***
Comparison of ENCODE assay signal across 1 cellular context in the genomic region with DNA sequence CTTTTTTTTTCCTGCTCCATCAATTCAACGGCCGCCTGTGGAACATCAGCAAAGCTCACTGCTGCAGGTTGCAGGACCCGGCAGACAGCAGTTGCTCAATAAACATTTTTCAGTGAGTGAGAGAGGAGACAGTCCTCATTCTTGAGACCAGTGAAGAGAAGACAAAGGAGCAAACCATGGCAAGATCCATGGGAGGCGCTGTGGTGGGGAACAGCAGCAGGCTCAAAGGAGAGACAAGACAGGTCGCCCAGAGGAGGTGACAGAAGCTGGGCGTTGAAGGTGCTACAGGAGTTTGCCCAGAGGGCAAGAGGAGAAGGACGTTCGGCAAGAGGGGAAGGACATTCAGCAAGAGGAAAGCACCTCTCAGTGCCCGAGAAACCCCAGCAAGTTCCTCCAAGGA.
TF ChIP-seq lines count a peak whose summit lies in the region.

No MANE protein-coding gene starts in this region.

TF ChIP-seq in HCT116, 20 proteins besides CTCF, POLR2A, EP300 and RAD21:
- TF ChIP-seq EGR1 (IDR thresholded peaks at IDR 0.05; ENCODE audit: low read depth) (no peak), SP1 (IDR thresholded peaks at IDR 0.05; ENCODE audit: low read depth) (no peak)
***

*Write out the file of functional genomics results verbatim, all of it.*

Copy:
Comparison of ENCODE assay signal across 1 cellular context in the genomic region with DNA sequence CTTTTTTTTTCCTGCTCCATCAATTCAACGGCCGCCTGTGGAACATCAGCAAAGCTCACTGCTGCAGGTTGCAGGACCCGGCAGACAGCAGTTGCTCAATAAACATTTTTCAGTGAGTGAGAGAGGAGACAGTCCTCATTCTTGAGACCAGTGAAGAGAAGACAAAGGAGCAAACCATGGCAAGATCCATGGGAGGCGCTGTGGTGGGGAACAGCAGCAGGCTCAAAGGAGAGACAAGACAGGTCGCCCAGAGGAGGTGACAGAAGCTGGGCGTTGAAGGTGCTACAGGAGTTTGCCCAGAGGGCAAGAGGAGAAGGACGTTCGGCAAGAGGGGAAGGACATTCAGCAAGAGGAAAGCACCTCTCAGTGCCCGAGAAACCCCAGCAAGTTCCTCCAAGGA.
TF ChIP-seq lines count a peak whose summit lies in the region.

No MANE protein-coding gene starts in this region.

TF ChIP-seq in HCT116, 20 proteins besides CTCF, POLR2A, EP300 and RAD21:
- TF ChIP-seq EGR1 (IDR thresholded peaks at IDR 0.05; ENCODE audit: low read depth) (no peak), SP1 (IDR thresholded peaks at IDR 0.05; ENCODE audit: low read depth) (no peak)